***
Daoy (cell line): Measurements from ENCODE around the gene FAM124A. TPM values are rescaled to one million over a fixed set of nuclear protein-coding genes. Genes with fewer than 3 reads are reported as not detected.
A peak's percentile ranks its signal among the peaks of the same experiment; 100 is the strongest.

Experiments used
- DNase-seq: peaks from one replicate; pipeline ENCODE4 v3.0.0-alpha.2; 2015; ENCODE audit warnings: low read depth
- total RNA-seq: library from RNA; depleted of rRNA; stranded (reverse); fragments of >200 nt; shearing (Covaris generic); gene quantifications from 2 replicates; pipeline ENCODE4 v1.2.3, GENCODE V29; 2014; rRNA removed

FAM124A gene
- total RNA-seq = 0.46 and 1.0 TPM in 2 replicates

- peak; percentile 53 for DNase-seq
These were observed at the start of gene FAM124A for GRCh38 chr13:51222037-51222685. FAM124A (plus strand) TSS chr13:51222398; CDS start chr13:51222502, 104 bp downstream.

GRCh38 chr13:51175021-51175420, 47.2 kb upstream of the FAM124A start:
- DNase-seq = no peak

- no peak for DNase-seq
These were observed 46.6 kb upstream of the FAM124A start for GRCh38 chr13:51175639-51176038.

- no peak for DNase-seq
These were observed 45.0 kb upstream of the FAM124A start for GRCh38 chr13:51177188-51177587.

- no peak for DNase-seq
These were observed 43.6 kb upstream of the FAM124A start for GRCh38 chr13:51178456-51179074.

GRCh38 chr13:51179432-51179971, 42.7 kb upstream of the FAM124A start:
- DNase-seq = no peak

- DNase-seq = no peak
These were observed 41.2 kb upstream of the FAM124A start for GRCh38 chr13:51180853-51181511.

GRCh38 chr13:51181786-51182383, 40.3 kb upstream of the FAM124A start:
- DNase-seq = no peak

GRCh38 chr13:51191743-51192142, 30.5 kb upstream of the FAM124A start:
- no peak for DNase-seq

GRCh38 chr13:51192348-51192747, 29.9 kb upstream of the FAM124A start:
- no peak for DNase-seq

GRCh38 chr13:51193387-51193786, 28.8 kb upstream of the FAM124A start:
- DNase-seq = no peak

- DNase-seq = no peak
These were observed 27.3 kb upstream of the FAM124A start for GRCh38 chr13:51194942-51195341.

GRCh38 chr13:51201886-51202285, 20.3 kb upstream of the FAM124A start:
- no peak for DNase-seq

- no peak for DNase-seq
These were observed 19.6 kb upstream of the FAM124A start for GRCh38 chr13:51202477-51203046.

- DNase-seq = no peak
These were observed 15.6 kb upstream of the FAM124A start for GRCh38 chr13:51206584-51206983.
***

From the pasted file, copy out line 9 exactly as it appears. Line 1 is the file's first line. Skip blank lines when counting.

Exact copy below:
These were observed at the start of gene FAM124A for GRCh38 chr13:51222037-51222685. FAM124A (plus strand) TSS chr13:51222398; CDS start chr13:51222502, 104 bp downstream.